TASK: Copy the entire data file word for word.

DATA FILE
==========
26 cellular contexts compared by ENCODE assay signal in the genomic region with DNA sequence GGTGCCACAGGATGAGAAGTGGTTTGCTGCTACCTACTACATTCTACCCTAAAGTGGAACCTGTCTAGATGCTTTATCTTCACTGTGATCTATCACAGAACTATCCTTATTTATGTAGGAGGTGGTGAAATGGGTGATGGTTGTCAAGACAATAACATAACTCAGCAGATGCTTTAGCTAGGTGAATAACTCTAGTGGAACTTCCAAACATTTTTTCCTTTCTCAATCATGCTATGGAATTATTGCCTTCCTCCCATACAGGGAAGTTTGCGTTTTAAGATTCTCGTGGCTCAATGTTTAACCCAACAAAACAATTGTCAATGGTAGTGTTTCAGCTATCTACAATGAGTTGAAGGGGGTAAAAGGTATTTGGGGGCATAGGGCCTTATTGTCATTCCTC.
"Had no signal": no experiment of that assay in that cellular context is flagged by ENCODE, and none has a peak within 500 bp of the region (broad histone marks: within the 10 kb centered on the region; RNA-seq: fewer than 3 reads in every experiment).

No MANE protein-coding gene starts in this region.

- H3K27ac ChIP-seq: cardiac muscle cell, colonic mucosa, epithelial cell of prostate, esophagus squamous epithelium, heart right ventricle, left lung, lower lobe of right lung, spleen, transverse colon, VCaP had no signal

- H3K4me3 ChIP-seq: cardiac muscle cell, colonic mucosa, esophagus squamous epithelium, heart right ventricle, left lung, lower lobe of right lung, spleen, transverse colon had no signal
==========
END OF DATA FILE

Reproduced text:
26 cellular contexts compared by ENCODE assay signal in the genomic region with DNA sequence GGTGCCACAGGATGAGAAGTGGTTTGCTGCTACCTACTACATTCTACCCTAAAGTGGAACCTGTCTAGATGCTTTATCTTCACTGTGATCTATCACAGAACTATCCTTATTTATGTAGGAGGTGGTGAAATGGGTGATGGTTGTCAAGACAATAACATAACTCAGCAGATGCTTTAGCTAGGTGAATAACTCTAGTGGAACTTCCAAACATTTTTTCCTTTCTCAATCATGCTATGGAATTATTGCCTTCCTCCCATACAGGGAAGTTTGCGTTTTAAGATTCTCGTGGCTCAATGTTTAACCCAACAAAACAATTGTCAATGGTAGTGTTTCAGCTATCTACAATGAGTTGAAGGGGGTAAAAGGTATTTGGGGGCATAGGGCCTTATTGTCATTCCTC.
"Had no signal": no experiment of that assay in that cellular context is flagged by ENCODE, and none has a peak within 500 bp of the region (broad histone marks: within the 10 kb centered on the region; RNA-seq: fewer than 3 reads in every experiment).

No MANE protein-coding gene starts in this region.

- H3K27ac ChIP-seq: cardiac muscle cell, colonic mucosa, epithelial cell of prostate, esophagus squamous epithelium, heart right ventricle, left lung, lower lobe of right lung, spleen, transverse colon, VCaP had no signal

- H3K4me3 ChIP-seq: cardiac muscle cell, colonic mucosa, esophagus squamous epithelium, heart right ventricle, left lung, lower lobe of right lung, spleen, transverse colon had no signal